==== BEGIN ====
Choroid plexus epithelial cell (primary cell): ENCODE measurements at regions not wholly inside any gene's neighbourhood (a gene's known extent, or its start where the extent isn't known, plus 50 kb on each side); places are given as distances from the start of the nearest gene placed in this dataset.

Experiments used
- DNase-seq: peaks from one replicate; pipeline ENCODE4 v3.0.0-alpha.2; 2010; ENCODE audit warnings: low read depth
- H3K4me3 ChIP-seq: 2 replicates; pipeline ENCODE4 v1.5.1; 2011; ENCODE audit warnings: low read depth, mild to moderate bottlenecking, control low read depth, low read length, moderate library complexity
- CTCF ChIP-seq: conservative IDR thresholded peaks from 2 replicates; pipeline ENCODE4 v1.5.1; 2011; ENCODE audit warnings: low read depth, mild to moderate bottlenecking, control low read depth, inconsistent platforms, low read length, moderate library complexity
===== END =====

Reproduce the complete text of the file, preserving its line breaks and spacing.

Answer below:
Choroid plexus epithelial cell (primary cell): ENCODE measurements at regions not wholly inside any gene's neighbourhood (a gene's known extent, or its start where the extent isn't known, plus 50 kb on each side); places are given as distances from the start of the nearest gene placed in this dataset.

Experiments used
- DNase-seq: peaks from one replicate; pipeline ENCODE4 v3.0.0-alpha.2; 2010; ENCODE audit warnings: low read depth
- H3K4me3 ChIP-seq: 2 replicates; pipeline ENCODE4 v1.5.1; 2011; ENCODE audit warnings: low read depth, mild to moderate bottlenecking, control low read depth, low read length, moderate library complexity
- CTCF ChIP-seq: conservative IDR thresholded peaks from 2 replicates; pipeline ENCODE4 v1.5.1; 2011; ENCODE audit warnings: low read depth, mild to moderate bottlenecking, control low read depth, inconsistent platforms, low read length, moderate library complexity